Many thanks to all the volunteers who planted the trees and shrubs at the EMJ farm on Saturday!! We were very pleased with the turnout and the enthusiasm everyone showed installing the riparian buffer. Students from James Madison University and University of Virginia carpooled to Luray and were joined by several folks from northern Virginia as well as local citizens who heard about the planting through Robert Jennings and the Chesapeake Bay Foundation (CBF) who organized the event.
Mr. Jennings kicked off the morning by explaining the benefits of improving local water quality which also happens to benefit the Bay. He pointed out that the need for clean water is something we can all agree on and it takes everyone working together to achieve. Cory Guilliams with the Natural Resources Conservation Service (NRCS) described the virtues of installing riparian buffers; they include helping to decrease the amount of pollution that reaches the stream through runoff, providing habitat for native species, providing shade/food/habitat for aquatic life and stabilizing stream banks to decrease erosion. Scott Plein, owner of the farm and chair of the White House Farm Foundation thanked everyone for coming and for their interest in conservation and water quality, encouraging all the volunteers to come back and see the planting in a few years when it is flourishing. Chris Anderson with the White House Farm Foundation described the many best management practices that Mr. Plein has installed at the farm such as rotational grazing systems, planting cover crops, stream exclusion for cattle, stabilizing an eroded slope, installing the trees and shrubs and even experimenting with 10 acres of non-GMO soybeans.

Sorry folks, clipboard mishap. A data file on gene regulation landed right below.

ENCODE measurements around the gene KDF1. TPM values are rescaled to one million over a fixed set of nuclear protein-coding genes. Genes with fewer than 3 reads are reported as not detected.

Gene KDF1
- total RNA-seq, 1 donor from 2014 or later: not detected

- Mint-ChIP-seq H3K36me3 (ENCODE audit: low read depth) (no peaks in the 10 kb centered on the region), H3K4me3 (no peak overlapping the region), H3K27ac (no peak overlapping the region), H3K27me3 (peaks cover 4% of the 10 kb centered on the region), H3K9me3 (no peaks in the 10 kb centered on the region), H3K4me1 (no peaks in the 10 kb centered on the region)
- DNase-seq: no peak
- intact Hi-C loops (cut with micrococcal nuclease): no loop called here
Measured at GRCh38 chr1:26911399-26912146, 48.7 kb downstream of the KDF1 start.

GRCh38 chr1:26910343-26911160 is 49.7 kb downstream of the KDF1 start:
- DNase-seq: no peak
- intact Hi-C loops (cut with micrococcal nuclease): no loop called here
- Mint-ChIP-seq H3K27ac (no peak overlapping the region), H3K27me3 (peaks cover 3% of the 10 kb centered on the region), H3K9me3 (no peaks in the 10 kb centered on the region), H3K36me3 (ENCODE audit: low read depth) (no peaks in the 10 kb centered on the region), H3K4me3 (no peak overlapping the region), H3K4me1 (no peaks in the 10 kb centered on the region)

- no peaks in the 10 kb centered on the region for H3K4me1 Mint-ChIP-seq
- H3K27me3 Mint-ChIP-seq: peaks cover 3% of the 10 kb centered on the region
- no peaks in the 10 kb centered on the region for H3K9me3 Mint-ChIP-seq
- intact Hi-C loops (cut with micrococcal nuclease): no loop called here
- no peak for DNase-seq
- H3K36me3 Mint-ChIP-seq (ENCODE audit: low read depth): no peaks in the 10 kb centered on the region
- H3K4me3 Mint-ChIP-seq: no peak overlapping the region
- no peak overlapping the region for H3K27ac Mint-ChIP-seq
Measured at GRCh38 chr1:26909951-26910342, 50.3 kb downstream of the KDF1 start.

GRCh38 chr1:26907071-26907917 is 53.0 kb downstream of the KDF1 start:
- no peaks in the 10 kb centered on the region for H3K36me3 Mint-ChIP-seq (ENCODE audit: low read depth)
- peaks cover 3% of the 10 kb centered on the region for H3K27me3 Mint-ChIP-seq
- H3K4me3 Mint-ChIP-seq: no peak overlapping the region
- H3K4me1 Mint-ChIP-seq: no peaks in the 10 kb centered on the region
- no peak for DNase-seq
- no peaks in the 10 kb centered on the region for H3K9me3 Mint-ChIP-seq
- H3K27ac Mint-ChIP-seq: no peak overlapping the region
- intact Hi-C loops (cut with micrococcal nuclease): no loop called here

In 2011, the farm was the site of an agricultural stewardship act complaint, meaning that it was in a serious state of degradation. Many head of cattle were confined in a small area and had full access to the stream adding to the bacteria load through direct deposition and increasing erosion by loafing in and around the water. An aerial photo from April 2011 reveals a complete lack of vegetation next to the stream. Last fall, the area was planted with a mixture of warm and cool season grasses and wildflowers. Combined with the trees and shrubs the soil will be well protected even during high water events.
We are really excited about this restoration project to improve water quality in Big Run which flows for 900 feet through the farm. Alston Horn, also with NRCS, showed volunteers the proper way to plant the bare root seedlings and how to install the shelters and weed barrier mats. In all, 231 trees and 712 shrubs were planted in a swath 50 feet back from the water’s edge on both sides of the creek.
Native hardwood species planted include swamp chestnut oak, black gum, black oak, black willow, northern red oak, apple, cherry, persimmon and sycamore. We worked with the Virginia Department of Forestry to determine the species best suited for the site. Shrubs were also chosen to stabilize the soil quickly; these include arrowwood viburnum, sassafras, redbud, buttonbush, red osier dogwood and elderberry.
The volunteers did a great job planting steadily through the day. At one point, shovels ping-ed on buried cobbles – the group had found the old road bed which wound through the Massanutten settlement, the oldest European settlement in Page County (some historians say the Shenandoah Valley), dating to the 1730s. When the German and Swiss immigrants reached the Shenandoah Valley they must have been well pleased with the land along the Shenandoah River and with the large areas of land that had already been cleared by Native Americans who managed forests and grasslands with regular burning. Family roots were set deep in the rich soil of the Page Valley three centuries later, which continue to grow into large family trees.
As steady rain fell on Monday following the Saturday planting, the moisture helped settle the soil around the recently planted tree roots, creating a riparian legacy which will also continue for centuries to come.
CHECK THIS OUT! Marian Cutler wrote this wonderful blog post about her and her daughter’s experience on Saturday: http://cmshawstudios.blogspot.com/2014/04/the-8th-grader-saves-bayin-luray.html